Recent Euro 5 and Euro 6 vehicle emission standards are the first ever initiative to control particles on a number basis at the source. Related standards are also desirable for ambient nanoparticles (taken in this article to be those below 300 nm) to protect against possible adverse effects on public health and the environment. However, there are a number of technical challenges that need to be tackled before developing a regulatory framework for atmospheric nanoparticles. Some of the challenges derive from a lack of standardisation of the key measurement parameters, including sampling, necessary for robust evaluation of particle number concentrations, especially in the context of insufficient knowledge of the physicochemical characteristics of emerging sources (i.e. bio-fuel derived and manufactured nanoparticles). Ideally, ambient concentrations of primary particles could be linked to primary particle emissions by use of nanoparticle dispersion models, and secondary nanoparticles using photochemical modeling tools. The limitations in these areas are discussed. Although there is inadequate information on the exact biological mechanism through which these particles cause harm, it is argued that this should not in itself delay the introduction of regulation. This article reviews the missing links between the existing knowledge of nanoparticle number concentrations and the advances required to tackle the technical challenges implied in developing regulations.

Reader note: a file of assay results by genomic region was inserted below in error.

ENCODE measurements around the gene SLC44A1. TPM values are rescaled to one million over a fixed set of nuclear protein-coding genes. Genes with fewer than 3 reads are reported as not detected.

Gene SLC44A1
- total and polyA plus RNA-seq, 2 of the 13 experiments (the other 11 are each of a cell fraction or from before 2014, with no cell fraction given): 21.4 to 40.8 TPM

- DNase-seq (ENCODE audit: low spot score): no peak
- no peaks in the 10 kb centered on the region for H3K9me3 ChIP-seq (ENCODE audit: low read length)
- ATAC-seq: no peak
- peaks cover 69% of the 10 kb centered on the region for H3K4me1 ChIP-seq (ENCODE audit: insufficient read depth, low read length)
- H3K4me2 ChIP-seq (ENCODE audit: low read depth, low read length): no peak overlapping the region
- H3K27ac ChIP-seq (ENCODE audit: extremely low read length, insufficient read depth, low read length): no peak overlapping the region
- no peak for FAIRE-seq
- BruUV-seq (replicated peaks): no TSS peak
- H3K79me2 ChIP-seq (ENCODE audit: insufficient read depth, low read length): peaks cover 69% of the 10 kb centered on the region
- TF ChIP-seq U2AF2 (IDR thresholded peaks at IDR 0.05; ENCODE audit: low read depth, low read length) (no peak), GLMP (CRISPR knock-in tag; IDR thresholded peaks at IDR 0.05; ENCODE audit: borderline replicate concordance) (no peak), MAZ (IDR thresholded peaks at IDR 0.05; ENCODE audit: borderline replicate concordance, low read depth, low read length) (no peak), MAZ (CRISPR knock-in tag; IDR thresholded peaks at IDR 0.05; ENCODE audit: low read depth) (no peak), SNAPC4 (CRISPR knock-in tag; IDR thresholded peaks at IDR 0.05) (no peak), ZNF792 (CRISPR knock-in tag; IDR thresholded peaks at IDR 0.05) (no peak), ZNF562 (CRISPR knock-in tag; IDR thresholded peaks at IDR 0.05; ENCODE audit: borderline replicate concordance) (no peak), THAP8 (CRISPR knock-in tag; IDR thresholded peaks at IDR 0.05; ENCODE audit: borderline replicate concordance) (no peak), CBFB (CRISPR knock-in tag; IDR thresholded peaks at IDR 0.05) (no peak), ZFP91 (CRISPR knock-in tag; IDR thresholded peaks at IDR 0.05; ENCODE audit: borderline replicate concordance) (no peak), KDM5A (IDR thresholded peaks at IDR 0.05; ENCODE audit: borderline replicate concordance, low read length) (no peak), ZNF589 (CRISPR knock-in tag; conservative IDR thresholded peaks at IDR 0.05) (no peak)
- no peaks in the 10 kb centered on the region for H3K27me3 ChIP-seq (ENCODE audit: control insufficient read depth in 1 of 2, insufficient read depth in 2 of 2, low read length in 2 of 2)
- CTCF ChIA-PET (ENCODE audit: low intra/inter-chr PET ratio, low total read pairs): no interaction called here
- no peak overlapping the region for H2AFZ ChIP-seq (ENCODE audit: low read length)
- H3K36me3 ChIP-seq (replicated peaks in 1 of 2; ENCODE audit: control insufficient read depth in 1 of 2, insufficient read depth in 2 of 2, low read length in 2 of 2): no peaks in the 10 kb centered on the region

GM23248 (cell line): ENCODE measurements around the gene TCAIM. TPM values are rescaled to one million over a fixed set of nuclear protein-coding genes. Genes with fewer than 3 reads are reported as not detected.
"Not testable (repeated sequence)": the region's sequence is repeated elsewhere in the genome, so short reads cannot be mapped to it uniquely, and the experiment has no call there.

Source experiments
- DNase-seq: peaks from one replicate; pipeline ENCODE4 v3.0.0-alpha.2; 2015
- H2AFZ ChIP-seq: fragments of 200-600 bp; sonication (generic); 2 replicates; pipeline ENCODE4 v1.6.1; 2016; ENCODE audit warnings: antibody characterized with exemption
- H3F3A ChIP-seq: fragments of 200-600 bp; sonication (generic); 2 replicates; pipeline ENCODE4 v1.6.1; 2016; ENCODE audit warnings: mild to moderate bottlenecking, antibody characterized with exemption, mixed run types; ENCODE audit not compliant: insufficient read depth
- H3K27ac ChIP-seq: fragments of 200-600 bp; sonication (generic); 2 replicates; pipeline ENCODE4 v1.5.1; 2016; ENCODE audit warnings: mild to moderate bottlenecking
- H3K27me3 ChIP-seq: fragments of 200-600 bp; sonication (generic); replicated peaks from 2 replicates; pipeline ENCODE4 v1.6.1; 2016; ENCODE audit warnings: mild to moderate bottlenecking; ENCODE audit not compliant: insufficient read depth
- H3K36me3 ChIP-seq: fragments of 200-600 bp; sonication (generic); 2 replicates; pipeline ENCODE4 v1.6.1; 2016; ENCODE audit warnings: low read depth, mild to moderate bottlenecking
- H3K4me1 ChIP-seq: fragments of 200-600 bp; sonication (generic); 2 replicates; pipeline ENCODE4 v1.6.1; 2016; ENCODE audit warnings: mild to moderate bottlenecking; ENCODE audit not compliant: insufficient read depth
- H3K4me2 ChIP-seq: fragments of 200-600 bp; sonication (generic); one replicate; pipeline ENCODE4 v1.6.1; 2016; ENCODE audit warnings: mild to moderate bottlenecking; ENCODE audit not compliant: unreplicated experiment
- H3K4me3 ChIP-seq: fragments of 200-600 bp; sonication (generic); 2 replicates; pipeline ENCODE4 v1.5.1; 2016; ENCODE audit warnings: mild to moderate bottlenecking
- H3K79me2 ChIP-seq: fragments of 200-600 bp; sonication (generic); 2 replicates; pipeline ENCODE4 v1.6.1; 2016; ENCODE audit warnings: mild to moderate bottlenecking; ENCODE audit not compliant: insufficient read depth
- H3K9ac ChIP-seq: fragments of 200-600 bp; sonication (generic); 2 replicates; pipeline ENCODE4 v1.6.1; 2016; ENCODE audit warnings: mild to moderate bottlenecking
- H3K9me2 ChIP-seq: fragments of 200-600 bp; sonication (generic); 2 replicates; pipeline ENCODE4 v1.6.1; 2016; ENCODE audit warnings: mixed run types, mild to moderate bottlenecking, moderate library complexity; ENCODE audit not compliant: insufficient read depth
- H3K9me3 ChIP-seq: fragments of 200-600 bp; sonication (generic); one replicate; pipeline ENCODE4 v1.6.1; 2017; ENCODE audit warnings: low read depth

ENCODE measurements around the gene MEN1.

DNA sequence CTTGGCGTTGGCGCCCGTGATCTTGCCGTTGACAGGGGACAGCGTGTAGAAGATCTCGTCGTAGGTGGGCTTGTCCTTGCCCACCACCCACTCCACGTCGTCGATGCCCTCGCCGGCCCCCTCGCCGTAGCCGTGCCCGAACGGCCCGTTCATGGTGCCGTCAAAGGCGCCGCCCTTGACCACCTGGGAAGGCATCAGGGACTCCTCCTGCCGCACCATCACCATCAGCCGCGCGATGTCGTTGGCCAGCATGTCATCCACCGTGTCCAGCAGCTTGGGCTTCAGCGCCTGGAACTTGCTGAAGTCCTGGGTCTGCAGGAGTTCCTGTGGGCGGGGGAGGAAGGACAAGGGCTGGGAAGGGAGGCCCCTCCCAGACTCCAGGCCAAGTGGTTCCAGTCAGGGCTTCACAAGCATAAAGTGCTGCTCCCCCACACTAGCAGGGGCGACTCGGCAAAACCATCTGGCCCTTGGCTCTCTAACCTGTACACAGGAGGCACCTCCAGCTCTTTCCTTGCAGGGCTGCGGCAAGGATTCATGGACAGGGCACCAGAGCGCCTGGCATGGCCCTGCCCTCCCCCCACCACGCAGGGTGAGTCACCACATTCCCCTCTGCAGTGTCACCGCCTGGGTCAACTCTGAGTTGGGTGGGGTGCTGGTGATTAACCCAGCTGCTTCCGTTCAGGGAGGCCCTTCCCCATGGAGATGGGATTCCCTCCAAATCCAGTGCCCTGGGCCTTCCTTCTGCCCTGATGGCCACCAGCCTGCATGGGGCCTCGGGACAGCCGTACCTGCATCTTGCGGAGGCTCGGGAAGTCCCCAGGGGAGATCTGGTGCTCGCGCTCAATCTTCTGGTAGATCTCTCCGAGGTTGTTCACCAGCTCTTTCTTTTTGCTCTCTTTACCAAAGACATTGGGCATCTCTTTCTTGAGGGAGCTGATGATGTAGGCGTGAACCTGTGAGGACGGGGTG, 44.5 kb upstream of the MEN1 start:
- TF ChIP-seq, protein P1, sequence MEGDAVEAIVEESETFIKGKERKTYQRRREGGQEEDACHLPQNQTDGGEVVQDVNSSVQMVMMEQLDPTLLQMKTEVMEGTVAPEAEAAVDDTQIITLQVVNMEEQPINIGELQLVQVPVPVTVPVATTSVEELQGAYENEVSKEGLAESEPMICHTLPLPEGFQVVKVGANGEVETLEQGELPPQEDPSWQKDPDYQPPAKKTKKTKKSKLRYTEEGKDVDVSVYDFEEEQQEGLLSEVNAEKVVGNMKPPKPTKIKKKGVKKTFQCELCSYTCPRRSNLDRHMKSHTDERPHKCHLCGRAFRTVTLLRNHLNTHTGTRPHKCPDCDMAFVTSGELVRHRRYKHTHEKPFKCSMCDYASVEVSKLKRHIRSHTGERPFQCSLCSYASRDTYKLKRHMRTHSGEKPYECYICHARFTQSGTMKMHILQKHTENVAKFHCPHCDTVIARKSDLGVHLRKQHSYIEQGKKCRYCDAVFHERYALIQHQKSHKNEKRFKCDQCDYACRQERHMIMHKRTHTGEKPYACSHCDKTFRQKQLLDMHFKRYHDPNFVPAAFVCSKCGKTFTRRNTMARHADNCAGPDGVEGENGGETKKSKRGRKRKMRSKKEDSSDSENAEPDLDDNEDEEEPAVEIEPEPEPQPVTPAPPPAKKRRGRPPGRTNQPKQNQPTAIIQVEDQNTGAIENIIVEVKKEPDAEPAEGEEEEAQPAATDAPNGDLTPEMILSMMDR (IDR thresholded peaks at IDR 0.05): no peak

Bibliographical noteFunding Information:
The motivation for this work came from an EPSRC grant ( EP/H026290/1 ), awarded to PK, on nanoparticles dispersion in vehicle wakes.
Copyright 2011 Elsevier B.V., All rights reserved.
- Airborne and manufactured nanoparticles
- Particle number concentrations
- Size distributions
- Street canyons
- Ultrafine particles
- Vehicle emissions